His previous charting of about 100 mosques showed “the more adherent the mosque is to Shariah, the more likely you are going to find the material to back that up.”
Gaubatz found, for example, at the Islamic Center of South Jersey in Palmyra – where three Muslims charged with terrorism regularly worshipped – a strict, Shariah-adherent leadership that eagerly distributed jihadist materials supportive of seminal Shariah proponents such as Sayid Abul Maududi, the founder of the radical Pakistani party Jamaat-e-Islami, and Syed Qutb, whose ideas shaped al-Qaida
Dave Gaubatz with Iraqi child
Gaubatz discovered that the mosque tied to the Muslim who went on a shooting rampage at Salt Lake City’s Trolley Square mall in 2007 ranked high in Shariah adherence. In Blacksburg, Va., he met the imam who was asked to pray at the nationally televised service for slain students at Virginia Tech and discovered he leads a Shariah-compliant mosque that backs the genocidal Islamist regime in Sudan.
Gaubatz contends many Islamic groups and organizations take on a legal and peaceful veneer in English-speaking settings but often preach quietly in Arabic, Farsi and Urdu “a very violent and anti-American jihad.”
Virtually all Islamic leaders in the U.S. have been particularly careful since the 9/11 attacks about what they say publicly, Gaubatz said. But many Shariah-compliant mosques and schools distribute materials supporting or calling for violent jihad.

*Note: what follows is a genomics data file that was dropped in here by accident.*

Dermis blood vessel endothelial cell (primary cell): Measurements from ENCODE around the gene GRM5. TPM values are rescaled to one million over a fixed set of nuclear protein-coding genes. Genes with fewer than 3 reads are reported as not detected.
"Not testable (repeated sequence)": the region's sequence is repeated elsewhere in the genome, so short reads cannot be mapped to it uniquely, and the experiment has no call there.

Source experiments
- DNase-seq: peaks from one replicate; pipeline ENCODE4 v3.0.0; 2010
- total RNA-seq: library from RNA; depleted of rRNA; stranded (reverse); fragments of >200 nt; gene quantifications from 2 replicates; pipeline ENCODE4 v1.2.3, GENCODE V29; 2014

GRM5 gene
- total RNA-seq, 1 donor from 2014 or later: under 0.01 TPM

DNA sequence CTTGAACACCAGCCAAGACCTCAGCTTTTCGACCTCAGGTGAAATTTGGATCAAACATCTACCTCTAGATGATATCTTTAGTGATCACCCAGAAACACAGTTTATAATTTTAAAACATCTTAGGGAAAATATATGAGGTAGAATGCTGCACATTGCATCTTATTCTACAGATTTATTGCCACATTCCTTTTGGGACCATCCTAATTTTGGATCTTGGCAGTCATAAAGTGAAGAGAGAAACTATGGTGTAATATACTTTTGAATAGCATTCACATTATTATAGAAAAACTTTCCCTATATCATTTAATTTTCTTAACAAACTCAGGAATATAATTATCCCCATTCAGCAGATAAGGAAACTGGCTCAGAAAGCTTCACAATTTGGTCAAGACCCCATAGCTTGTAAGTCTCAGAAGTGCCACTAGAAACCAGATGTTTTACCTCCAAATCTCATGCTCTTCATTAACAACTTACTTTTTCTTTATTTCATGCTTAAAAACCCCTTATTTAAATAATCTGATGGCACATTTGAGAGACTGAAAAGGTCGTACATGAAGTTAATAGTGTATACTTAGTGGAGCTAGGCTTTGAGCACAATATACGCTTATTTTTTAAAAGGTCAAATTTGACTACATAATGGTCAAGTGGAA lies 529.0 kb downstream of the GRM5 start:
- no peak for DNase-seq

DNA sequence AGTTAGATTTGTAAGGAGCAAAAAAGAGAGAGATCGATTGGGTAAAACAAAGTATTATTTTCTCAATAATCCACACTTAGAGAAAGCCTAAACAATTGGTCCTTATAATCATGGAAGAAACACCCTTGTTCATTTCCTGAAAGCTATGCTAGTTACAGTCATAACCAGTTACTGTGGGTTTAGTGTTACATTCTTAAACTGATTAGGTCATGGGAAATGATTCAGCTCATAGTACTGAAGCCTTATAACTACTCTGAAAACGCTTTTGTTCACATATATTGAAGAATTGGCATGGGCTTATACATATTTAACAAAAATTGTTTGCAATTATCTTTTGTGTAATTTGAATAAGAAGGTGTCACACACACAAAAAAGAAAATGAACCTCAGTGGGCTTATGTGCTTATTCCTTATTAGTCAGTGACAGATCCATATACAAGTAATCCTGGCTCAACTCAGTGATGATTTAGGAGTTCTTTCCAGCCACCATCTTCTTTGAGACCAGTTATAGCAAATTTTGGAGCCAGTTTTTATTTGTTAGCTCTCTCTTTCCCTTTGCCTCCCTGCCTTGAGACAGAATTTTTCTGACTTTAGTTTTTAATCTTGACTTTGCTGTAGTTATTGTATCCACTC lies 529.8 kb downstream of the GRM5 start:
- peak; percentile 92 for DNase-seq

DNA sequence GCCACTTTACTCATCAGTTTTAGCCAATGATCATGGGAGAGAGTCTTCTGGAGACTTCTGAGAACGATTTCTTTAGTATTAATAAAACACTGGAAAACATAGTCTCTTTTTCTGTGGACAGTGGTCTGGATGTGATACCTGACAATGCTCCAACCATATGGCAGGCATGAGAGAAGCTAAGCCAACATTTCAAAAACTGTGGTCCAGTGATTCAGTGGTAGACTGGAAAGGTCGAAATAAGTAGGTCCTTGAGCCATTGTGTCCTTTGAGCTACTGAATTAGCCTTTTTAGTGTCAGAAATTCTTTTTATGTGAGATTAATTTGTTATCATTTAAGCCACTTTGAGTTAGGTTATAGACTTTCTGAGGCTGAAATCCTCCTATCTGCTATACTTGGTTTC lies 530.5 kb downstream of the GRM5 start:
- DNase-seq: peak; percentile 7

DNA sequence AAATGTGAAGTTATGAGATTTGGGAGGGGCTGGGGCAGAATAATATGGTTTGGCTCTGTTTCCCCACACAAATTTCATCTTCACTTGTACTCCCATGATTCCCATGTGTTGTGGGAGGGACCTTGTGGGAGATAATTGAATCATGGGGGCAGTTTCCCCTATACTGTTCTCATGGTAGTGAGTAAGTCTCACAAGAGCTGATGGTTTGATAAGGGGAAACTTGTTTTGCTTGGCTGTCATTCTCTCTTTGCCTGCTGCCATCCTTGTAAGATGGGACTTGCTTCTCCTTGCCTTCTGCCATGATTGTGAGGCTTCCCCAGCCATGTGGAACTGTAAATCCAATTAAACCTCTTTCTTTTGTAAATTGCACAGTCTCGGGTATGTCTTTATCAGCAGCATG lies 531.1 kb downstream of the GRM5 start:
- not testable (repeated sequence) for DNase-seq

Gaubatz has spent a considerable amount of his time investigating the Washington, D.C.-based Council on American-Islamic Relations, or CAIR, which has enjoyed access to the White House, the State Department, Homeland Security and other branches of government despite evidence of its ties to Hamas and other radical groups.
Gaubatz noted CAIR has a campaign to put Shariah-promoting materials into American libraries.
“I’ve gone to several hundred public libraries and this material is in there,” he said. “People don’t realize what it is until you start looking at the author, and it came from Saudi Arabia, sent to CAIR. And CAIR is putting it into our public libraries.”
As WND reported, Gaubatz publicly served CAIR leaders last November with legal notice of a lawsuit on behalf of Muslims who claim the group victimized them in a fraud scheme involving a lawyer who is unqualified to practice.
Gaubatz said his group has been told by many sympathetic Muslims that to minimize the threat of another attack, authorities should ask foreigners seeking entry into the U.S. if they agree with Shariah.
“If they agree, according to the Muslims who have told us this, then they should probably not even be given entry here,” he said.
“It’s so easy. You can’t agree with Shariah law and say that you are peaceful,” Gaubatz continued. “You can’t do it. Now there are Muslims in the United States who do. They say, we don’t agree with Shariah law, we don’t want Shariah law. But then, to the pure Muslim, they are not Muslim.”
Some Muslims want to reform Islam, he said, and retain only peaceful elements.
“That’s fine, but then you are not pure Muslim,” Gaubatz said.